The renowned St. Regis hotel in Mexico City hosted the luxury watchmaking sector’s highest celebration in Latin America last October: the XII International Haute Horlogerie Salon 2018 (SIAR). 40 brands of recognized watchmakers, plus 19 CEOs gathered to present their latest global releases and their most characteristic pieces to a demanding audience of potential clients, media and experts. The presence of leading brands, such as Audemars Piguet, Chopard, Zenith, Greubel Forsay, Girard-Perregaux, Czapek & Cie, Louis Moinet, Corum, Jaeger Le-Coultre, Hublot and Jacob & Co among others; is crucial for the promotion and growth of the haute horlogerie market in Mexico, which has continued to increase each year.
HIGH COMPLICATION WATCH
Panerai L’Astronomo Luminor 1950 Tourbillon Moon Phases
Equation of Time GMT
WATCH OF THE YEAR
Baume & Mercier Clifton Baumatic
Ferdinand Berthoud. Chronomètre FB. 1 Edición Malaspina
Greubel Forsey Différentiel d’Égalité
Singer Reimagined Track 1 Watch Hong Kong Edition
TAG Heuer Carrera Calibre Heuer 02T
Audemars Piguet Royal Oak RD#2
Cartier Révélation d’une Panthère
Laurent Ferrier Galet Square Régulateur
Bulgari Octo Finissimo Tourbillon Automatique
INTERVIEW WITH CARLOS ALONSO
This is the 12th edition—the same hours a clock has. During this time, 71 CEOs have come, 90 different brands, and more or less 1,000 watches are displayed per year.
The event has consolidated in these past 12 years. Many brands start to participate and many others stop doing it, but it has continued to grow.
It depends on the problems or virtues that each brand has at the moment—whether they have a budget or not; if Latin America is strategic for them or if they are looking more to Asia or the Middle East.
“Mexico is in the top 10 in Haute Horlogerie worldwide.”
There are innovations and there has also disposition by brands to make pieces more accessible for some markets.
Watchmaking, after that turning point in 2014, 15 and 16 worldwide, settled down a bit in several factors—because there was, in previous years, overproduction in the market. So I think it needed a bit of filtering. What the brands learned was that there was a lot of inflation in prices. Now they are much more sensible, coherent. The valuable and complicated pieces continue to be expensive because they’re pure art that has nothing to do with marketing, but you start to find prestigious brands that are more accessible; they are truly aware that they need to start seducing the new public and the new generations with quality price, not just wih art.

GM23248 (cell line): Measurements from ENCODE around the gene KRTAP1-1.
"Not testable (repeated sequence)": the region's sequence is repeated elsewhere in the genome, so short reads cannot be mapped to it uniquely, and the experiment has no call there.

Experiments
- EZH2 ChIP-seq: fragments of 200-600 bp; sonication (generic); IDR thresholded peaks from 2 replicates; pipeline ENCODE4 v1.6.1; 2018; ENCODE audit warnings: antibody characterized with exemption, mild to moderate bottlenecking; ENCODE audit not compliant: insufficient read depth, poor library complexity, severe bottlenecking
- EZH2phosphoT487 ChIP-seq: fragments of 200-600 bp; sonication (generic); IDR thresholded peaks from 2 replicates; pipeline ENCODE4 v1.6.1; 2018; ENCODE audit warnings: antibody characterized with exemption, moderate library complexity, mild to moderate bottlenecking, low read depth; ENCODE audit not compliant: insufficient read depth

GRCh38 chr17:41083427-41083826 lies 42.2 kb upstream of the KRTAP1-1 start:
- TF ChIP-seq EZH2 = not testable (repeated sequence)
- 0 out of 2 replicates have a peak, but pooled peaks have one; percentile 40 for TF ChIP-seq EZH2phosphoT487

What is the future of SIAR?
The foundation for something to succeed is to promote culture, for people to have a natural interest in this and for them to feel a connection. It’s such a shame that there’s no watchmaking in Mexico and that we have to bring it from Switzerland, but the foundations are settled. I want to invite especially the new generations. I’m glad that in recent years there’s been a natural curiosity among young people, who supposedly said that smart watches were going to kill all watches. I invite young people to come and discover that there is cultural, artistic and monetary value. It’s a sector that began in the 1600s and has gone through revolutions, world wars and yet it prevails because it’s a Renaissance art that lasts over time.
Text: Amura ± Photo: CORTESÍA DE LAS MARCAS